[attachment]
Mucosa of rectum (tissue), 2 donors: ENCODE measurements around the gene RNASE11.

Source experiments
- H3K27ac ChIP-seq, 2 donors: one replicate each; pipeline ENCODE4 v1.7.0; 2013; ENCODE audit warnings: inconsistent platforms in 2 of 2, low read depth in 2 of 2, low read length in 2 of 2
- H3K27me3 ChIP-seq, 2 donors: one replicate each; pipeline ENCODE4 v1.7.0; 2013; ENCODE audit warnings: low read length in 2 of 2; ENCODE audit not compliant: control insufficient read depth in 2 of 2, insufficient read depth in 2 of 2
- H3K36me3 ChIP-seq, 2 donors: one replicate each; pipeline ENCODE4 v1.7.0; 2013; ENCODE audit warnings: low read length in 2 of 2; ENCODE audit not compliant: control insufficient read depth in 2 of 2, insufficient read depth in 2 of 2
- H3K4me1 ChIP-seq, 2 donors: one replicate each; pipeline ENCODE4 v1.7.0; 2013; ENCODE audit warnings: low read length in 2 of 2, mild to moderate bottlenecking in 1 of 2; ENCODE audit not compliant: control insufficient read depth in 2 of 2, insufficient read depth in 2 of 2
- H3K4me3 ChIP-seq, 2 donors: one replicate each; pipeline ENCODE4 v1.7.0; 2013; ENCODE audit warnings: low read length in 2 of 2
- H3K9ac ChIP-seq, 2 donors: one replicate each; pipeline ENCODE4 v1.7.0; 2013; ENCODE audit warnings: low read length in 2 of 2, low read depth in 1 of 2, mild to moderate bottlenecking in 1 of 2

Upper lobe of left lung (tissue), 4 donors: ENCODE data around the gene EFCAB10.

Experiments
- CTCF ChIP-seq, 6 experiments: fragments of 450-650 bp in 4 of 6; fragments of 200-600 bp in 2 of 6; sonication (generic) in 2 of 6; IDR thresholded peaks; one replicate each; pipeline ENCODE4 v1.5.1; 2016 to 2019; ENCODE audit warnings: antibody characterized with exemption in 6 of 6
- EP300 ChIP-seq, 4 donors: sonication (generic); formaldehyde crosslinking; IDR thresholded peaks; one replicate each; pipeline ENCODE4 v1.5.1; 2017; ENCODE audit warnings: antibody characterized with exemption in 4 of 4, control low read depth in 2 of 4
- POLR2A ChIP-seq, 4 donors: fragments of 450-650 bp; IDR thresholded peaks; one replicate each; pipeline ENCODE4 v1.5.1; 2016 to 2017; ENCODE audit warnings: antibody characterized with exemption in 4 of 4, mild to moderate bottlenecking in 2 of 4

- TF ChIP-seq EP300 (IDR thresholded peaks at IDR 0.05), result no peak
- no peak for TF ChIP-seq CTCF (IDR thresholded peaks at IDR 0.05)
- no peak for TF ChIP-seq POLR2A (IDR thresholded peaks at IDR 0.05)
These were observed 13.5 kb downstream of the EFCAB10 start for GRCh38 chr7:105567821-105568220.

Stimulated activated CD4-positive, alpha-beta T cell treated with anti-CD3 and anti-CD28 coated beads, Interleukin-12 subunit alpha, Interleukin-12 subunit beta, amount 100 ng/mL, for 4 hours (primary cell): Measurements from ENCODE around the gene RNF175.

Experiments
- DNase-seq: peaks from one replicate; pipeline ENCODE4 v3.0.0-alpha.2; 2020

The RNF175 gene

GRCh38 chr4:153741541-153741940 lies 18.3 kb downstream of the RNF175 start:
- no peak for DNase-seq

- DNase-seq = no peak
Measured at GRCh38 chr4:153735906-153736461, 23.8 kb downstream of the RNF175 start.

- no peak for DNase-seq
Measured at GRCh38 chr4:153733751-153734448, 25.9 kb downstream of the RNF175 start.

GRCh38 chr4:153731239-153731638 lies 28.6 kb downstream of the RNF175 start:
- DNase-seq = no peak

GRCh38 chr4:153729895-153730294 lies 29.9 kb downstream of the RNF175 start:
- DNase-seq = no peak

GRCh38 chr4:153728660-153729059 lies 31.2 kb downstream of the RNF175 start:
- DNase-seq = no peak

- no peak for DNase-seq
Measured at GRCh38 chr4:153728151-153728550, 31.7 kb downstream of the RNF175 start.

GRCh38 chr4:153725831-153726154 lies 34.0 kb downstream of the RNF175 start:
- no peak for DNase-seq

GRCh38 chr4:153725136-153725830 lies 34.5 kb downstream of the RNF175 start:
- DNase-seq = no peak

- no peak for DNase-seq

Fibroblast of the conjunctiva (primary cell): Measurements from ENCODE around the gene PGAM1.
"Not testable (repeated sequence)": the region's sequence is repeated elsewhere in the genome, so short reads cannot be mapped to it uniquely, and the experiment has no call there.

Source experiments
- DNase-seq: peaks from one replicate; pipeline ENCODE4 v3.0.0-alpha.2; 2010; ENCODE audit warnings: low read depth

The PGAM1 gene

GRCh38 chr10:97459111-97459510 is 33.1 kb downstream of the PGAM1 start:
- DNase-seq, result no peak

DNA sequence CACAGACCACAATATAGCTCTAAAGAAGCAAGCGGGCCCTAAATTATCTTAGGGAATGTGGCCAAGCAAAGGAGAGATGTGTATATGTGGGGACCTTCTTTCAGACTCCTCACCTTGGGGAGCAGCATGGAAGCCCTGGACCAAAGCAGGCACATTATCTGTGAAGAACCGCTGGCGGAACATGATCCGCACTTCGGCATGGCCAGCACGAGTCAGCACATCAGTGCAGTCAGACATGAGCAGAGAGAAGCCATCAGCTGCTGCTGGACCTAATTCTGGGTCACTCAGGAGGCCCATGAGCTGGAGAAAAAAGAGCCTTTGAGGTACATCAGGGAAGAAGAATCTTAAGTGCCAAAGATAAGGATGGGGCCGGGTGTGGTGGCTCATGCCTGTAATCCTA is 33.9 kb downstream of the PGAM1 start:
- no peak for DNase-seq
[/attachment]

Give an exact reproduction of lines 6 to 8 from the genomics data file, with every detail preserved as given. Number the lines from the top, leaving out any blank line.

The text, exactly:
- H3K4me1 ChIP-seq, 2 donors: one replicate each; pipeline ENCODE4 v1.7.0; 2013; ENCODE audit warnings: low read length in 2 of 2, mild to moderate bottlenecking in 1 of 2; ENCODE audit not compliant: control insufficient read depth in 2 of 2, insufficient read depth in 2 of 2
- H3K4me3 ChIP-seq, 2 donors: one replicate each; pipeline ENCODE4 v1.7.0; 2013; ENCODE audit warnings: low read length in 2 of 2
- H3K9ac ChIP-seq, 2 donors: one replicate each; pipeline ENCODE4 v1.7.0; 2013; ENCODE audit warnings: low read length in 2 of 2, low read depth in 1 of 2, mild to moderate bottlenecking in 1 of 2